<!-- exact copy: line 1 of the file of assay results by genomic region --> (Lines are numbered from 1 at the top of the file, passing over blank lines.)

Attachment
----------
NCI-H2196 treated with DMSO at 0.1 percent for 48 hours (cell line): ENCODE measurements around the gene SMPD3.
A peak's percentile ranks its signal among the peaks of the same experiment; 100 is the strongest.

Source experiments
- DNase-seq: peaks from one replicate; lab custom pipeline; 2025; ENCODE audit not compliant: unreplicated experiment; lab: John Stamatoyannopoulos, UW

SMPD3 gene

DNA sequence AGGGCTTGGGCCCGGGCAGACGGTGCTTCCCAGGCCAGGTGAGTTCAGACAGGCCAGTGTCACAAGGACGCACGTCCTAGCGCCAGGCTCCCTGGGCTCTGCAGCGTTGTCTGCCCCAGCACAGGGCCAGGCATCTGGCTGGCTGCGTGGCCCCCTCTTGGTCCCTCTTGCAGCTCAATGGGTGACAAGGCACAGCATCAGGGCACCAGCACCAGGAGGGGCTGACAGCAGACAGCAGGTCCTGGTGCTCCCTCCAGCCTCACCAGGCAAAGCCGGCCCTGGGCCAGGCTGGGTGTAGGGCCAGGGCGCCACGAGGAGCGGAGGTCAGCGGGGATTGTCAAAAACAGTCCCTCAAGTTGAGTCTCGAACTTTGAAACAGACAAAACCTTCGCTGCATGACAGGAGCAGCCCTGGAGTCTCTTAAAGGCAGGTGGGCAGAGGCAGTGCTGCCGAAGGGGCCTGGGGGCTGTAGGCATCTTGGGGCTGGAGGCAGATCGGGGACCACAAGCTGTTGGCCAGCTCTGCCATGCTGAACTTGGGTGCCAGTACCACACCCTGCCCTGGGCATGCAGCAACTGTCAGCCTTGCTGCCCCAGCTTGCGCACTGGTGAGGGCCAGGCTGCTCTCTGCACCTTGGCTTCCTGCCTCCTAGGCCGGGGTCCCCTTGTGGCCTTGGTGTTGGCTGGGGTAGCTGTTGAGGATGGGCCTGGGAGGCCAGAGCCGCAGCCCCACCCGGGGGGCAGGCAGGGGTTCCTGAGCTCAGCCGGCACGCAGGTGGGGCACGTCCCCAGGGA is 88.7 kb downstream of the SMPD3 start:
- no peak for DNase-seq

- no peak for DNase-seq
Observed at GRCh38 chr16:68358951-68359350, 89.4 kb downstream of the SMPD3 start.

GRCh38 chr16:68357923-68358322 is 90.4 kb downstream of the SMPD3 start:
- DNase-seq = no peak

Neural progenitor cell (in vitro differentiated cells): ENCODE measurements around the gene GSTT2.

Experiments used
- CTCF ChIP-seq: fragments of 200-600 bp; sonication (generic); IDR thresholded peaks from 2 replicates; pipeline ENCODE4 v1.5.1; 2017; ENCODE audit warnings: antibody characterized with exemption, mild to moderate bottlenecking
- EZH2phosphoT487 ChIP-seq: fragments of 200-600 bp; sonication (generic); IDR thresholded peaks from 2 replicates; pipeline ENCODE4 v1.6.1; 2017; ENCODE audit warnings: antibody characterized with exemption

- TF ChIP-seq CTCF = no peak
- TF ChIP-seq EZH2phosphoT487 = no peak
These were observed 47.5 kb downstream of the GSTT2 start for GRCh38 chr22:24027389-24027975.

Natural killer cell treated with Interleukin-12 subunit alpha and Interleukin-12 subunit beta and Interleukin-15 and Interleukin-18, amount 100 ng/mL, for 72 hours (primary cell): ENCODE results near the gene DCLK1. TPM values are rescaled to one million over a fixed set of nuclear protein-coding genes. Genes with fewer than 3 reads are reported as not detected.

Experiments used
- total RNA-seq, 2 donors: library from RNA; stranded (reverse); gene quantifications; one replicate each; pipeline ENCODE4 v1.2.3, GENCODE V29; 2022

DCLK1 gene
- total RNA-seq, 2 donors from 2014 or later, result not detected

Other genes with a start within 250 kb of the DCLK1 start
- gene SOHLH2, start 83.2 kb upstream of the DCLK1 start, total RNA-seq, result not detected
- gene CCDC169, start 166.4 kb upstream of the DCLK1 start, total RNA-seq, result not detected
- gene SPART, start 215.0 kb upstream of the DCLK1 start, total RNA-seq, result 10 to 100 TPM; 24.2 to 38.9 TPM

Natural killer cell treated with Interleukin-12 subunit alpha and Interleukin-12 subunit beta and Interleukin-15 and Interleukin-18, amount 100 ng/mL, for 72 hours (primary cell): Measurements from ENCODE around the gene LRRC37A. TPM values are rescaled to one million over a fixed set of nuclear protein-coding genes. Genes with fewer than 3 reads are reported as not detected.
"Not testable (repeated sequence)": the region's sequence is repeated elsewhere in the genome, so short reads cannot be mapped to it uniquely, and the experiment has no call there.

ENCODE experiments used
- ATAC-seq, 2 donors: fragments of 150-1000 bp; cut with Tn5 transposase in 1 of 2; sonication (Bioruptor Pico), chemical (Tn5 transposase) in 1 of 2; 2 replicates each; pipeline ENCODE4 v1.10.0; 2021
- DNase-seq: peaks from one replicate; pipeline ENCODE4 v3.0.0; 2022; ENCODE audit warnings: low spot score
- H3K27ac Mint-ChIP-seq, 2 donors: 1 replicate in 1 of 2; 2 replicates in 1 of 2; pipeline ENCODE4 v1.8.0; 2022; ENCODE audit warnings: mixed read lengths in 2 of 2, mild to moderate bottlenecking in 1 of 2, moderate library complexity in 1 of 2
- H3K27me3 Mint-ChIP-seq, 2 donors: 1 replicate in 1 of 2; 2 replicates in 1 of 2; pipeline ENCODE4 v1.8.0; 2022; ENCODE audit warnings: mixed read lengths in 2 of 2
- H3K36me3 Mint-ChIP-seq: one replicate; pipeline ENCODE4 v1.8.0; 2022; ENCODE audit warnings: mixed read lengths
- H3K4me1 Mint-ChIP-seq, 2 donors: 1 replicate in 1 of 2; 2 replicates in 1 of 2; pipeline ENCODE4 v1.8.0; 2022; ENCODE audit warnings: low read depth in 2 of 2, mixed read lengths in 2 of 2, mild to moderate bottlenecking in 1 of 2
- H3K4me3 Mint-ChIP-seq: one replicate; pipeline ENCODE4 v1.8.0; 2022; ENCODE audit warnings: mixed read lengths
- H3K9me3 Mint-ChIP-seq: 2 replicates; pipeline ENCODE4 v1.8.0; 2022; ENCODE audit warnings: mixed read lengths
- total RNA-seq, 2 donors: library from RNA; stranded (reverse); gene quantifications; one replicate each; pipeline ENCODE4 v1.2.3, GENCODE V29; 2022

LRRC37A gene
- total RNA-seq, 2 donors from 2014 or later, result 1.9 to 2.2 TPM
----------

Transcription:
NCI-H2196 treated with DMSO at 0.1 percent for 48 hours (cell line): ENCODE measurements around the gene SMPD3.